David Playing the Harp Before Saul by Mattia Preti

Mattia Preti

David Playing the Harp Before Saul, c.1670, Oil on canvas, 208.5 x 301.8 cm, Private Collection, With The Matthiesen Gallery 1986; Photo © Matthiesen Ltd.

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The Biblical Orpheus

Commentary by

Mattia Preti, who was active in the most important hubs of Caravaggism in Southern Europe—Rome, Naples, and Malta—presents here a belated version of some of the typical characteristics of that artistic style. His depiction of the first encounter between Saul and David is vigorous and dynamic, far from the lethargic melancholy suggested by other artists. In this sense, it can be deemed typically Baroque; it insists on the ephemeral instant in a composition ostensibly frozen in time. Witnesses of every gender, age, and race are petrified by the musical charisma of the future psalmist. Preti’s typical brilliant white light enhances the drama: the cloudy sky seems to be clearing up just like Saul’s melancholia.

For the biblical episode, Preti borrows elements from an eclectic array of sources, both mythological and mundane. The figure of David attracting a motley group of people to his magical music-making is reminiscent of Orpheus’s magnetic prowess—pacifying the entire natural world with his lyre. Closer yet to his habitual artistic references, Preti here pursues the development of tavern and concert scenes to which Caravaggist circles earlier in the century repeatedly contributed.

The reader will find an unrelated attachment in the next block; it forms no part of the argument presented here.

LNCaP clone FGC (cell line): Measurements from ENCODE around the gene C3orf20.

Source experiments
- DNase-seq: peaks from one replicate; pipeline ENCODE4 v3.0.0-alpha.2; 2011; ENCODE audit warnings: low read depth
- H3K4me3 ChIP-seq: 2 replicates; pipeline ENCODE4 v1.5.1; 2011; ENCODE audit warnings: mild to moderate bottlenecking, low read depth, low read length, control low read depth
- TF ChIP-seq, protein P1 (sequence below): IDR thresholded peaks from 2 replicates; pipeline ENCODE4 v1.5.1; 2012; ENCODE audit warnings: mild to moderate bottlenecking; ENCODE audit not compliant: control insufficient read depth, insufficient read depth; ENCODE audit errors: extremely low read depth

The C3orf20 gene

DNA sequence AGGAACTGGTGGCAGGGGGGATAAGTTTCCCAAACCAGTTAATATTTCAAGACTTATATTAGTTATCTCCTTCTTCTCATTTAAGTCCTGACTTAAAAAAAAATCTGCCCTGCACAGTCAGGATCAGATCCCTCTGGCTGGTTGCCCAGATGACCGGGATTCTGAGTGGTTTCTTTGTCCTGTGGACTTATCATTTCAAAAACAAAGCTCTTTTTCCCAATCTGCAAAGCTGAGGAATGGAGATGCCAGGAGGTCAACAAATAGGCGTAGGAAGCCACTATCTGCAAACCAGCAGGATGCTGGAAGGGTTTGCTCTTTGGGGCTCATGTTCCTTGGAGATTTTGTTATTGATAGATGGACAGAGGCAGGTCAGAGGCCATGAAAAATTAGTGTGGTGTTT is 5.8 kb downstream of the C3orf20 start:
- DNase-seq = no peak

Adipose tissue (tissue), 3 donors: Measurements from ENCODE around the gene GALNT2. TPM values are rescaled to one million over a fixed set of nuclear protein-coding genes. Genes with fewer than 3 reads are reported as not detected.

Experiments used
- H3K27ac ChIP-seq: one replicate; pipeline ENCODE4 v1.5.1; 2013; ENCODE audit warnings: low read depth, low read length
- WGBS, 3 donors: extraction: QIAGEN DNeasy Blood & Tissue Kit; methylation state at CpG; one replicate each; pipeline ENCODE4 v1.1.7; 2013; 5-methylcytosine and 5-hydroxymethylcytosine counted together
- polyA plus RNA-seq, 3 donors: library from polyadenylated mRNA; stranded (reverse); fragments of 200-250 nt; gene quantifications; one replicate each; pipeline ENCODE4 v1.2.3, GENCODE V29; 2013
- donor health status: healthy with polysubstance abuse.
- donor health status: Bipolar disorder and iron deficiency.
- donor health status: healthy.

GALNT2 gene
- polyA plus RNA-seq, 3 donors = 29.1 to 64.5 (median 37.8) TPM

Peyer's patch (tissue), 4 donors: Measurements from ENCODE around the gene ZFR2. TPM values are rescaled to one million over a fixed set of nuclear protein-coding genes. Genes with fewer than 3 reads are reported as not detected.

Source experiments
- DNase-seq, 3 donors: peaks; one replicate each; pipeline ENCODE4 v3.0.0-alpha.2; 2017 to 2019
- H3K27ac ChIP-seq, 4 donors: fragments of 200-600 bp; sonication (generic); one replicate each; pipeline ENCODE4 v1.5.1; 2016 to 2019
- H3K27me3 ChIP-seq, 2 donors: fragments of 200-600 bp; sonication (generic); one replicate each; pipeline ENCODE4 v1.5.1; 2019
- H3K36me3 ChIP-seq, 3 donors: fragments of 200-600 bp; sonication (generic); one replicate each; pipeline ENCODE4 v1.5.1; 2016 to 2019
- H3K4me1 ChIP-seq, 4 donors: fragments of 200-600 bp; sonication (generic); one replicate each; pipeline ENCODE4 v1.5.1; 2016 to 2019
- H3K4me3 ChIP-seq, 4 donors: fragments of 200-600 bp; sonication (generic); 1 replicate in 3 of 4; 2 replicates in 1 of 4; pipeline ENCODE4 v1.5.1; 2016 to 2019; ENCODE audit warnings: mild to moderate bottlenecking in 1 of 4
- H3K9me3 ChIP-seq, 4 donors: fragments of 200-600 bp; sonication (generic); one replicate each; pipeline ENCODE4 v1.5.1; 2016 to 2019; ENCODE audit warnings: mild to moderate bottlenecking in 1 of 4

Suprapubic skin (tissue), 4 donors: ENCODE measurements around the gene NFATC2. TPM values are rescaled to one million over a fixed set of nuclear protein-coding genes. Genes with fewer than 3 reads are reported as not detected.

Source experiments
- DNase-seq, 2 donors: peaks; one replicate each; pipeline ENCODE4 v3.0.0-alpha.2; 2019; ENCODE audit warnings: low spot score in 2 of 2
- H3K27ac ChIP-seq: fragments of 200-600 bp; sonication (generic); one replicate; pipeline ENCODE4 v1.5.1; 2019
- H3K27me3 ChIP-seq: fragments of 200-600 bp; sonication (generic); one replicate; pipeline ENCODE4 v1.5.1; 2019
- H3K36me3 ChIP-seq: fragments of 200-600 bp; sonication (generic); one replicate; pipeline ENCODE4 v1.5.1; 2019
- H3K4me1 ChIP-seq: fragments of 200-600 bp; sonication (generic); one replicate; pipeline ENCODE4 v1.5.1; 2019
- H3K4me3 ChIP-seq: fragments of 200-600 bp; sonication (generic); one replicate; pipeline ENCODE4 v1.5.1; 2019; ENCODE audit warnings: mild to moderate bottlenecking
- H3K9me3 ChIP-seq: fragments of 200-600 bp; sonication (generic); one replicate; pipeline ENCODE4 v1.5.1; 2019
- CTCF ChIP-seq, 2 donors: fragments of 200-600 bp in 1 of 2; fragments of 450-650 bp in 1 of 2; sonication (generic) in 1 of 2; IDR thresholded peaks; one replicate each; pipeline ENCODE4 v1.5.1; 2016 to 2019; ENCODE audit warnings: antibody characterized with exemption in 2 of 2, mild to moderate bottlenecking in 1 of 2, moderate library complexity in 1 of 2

Paradoxically, in this group of humans all ravished and hypnotized by the talented harpist, the least affected seems to be Saul himself. Dominating the diagonal composition but still shrouded by shadows and thus contrasted with the brightly-lit David, the older king is shown to belong to Israel’s past, on his way to oblivion. Perhaps recalling what was suffered by the recipients of certain mental health treatments in Preti’s day, Saul is here paying the price of a debilitating apathy for the tranquillisation of his ‘evil spirit’ (1 Samuel 16:14). The solace brought to him by David is as ephemeral as the instant depicted here; soon enough, the new king will make him jealous and frustrated; worse still, David will deprive him of his dynastic posterity.

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